The end result was the obliteration of Dalek Thay and Jast, bringing about the end of the great Cult of Skaro in the bleakest way possible. Their strive for survival and their insanity to ibide by their logistics of supremacy brought about their downfall. Dalek Sec, along with the Human-Daleks, was of course killed by its once loyal soldiers after it tried protecting the Tenth Doctor. Dalek Caan was left the only survivor of the Cult of Skaro and the Dalek race, escaping once again through the means of Emergency Temporal Shift. ‘Daleks in Manhattan/Evolution of the Daleks’ is a brilliant story in my eyes due to its dark themes and the share hatred between the Time Lord and his enemy and the end result showcases their never ending struggle and how far both sides will go to gain their victory.
‘The Lazarus Experiment’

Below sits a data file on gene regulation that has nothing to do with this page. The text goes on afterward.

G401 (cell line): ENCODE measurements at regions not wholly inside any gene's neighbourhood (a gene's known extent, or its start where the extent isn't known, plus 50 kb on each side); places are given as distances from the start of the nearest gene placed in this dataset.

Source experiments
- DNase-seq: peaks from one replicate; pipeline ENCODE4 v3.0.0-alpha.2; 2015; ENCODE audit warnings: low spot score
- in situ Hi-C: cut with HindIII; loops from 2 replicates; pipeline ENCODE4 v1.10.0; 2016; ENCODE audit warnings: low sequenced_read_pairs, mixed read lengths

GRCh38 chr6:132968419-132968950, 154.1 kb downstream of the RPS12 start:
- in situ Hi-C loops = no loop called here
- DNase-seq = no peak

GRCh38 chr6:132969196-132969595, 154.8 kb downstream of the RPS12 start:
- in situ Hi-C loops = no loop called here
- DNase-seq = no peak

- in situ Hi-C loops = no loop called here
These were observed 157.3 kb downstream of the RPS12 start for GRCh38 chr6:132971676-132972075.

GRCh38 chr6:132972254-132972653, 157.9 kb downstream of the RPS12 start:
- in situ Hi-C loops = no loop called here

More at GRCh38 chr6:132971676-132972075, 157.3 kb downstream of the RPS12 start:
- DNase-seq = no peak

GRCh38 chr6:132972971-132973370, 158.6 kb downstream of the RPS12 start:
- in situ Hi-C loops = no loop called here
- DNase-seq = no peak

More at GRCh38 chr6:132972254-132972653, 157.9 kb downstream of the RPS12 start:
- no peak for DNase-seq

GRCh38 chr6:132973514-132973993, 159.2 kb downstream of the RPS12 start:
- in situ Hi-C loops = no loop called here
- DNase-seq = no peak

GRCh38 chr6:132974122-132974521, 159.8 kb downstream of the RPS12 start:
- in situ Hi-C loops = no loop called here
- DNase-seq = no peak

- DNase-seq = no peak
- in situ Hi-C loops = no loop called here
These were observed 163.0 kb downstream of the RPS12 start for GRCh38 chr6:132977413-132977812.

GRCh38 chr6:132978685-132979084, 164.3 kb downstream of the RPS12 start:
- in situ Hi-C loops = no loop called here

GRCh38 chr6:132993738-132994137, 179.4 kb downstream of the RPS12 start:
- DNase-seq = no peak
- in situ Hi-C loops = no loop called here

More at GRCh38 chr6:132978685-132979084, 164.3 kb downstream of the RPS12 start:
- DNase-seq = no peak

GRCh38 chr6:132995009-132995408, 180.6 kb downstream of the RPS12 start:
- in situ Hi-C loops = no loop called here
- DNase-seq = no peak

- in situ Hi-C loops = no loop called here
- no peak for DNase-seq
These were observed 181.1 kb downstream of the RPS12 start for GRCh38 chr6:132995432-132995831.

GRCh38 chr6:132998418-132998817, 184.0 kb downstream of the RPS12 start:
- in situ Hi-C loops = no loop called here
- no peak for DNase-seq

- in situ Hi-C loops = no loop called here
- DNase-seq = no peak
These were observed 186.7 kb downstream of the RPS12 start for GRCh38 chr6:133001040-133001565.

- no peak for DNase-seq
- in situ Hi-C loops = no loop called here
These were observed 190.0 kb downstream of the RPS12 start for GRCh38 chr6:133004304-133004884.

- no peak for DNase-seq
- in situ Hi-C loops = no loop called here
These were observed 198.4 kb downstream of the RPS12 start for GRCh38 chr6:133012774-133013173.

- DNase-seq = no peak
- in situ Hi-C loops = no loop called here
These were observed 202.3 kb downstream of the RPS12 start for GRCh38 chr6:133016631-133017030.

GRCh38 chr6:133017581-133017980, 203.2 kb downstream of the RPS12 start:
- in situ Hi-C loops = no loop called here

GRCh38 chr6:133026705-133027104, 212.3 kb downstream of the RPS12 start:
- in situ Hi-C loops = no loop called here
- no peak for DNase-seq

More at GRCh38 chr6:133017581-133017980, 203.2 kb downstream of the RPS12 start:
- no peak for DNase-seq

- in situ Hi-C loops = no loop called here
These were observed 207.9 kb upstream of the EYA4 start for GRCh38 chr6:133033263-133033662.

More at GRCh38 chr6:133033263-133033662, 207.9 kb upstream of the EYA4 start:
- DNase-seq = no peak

The Tenth Doctor reinforced the idea that Martha was merely travelling with him as a means of reward for saving his life in ‘Smith and Jones’ which accidentally escalated slightly. This was a harsh reality and made Martha’s story that bit more tragic. She was the companion who wasn’t truly noticed in some respects. ‘The Lazarus Experiment’ brought the plot back to modern-day Earth, after Martha had four episodes on the trot away from home (double the amount Rose got in Series One before returning home), and slammed the Tenth Doctor and Martha into a deadly situation of scientific ambition going terribly wrong. Mark Gatiss came in front of the camera for Series Three and played one last part within the Russell T Davies era by playing Professor Lazarus, a misled scientist whose ambitions of living forever got the better of him and transformed into a rampaging beast. This was a fundamental element within human nature played out brilliantly within this story. ‘The Lazarus Experiment’ reintroduced Martha’s family and added them into the heart of the Doctor’s lifestyle for the first time with Leo being injured while Tish helped out the Time Lord. Francine on the other became distressed towards the Tenth Doctor due to a message sent to her by Harold Saxon explaining the deadly dangers his life holds on those around him. Martha in the end more than proved her worth and pointed out that she was good enough to become a true companion for the Time Lord. Martha’s days of earning one more trip in the TARDIS was over.